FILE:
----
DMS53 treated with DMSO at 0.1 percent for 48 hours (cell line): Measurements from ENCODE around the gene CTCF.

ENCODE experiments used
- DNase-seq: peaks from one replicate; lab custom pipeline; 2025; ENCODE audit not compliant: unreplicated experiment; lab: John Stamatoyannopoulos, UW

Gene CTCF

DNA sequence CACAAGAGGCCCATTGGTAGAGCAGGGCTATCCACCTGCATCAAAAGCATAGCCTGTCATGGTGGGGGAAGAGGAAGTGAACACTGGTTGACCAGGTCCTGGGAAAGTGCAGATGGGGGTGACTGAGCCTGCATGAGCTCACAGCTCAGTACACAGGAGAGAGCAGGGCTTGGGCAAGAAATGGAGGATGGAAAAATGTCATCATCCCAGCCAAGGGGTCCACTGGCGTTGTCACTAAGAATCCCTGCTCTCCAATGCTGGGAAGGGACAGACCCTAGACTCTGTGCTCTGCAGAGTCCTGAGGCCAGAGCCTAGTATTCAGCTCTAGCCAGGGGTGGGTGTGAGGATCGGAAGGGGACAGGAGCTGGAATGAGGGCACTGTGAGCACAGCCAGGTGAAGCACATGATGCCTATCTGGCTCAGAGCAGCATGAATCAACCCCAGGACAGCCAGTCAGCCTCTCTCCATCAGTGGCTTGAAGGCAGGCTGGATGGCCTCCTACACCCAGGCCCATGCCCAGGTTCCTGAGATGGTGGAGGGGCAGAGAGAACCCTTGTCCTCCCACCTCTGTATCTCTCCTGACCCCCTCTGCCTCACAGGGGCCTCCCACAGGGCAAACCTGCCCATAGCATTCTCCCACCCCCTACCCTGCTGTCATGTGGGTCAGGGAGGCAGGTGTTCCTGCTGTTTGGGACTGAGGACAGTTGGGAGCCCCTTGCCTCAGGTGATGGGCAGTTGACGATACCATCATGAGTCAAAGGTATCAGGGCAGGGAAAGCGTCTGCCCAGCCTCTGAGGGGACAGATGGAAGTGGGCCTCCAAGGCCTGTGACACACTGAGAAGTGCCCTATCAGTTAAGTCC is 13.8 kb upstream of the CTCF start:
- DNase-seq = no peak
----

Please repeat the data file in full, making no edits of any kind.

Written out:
DMS53 treated with DMSO at 0.1 percent for 48 hours (cell line): Measurements from ENCODE around the gene CTCF.

ENCODE experiments used
- DNase-seq: peaks from one replicate; lab custom pipeline; 2025; ENCODE audit not compliant: unreplicated experiment; lab: John Stamatoyannopoulos, UW

Gene CTCF

DNA sequence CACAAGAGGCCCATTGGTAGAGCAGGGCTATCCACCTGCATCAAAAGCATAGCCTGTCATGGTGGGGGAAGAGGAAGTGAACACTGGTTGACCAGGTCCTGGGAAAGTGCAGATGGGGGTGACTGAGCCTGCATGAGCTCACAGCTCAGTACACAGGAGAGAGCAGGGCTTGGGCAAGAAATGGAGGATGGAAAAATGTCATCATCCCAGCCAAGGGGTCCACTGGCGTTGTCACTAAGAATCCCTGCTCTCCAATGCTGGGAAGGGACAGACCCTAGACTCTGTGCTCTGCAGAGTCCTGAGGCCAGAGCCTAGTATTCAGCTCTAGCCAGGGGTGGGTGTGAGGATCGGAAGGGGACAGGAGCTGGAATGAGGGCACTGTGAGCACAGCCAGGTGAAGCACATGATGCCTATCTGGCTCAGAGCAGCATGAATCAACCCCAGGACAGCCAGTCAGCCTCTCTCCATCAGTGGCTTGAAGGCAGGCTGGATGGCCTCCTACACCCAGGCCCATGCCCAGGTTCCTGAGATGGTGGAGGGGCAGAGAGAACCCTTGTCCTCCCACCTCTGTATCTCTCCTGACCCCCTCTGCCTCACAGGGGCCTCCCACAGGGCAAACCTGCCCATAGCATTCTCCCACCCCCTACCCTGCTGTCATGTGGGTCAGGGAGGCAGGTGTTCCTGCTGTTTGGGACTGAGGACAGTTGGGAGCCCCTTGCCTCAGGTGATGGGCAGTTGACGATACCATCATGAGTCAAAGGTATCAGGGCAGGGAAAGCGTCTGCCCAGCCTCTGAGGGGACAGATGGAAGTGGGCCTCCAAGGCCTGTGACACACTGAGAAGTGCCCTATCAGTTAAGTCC is 13.8 kb upstream of the CTCF start:
- DNase-seq = no peak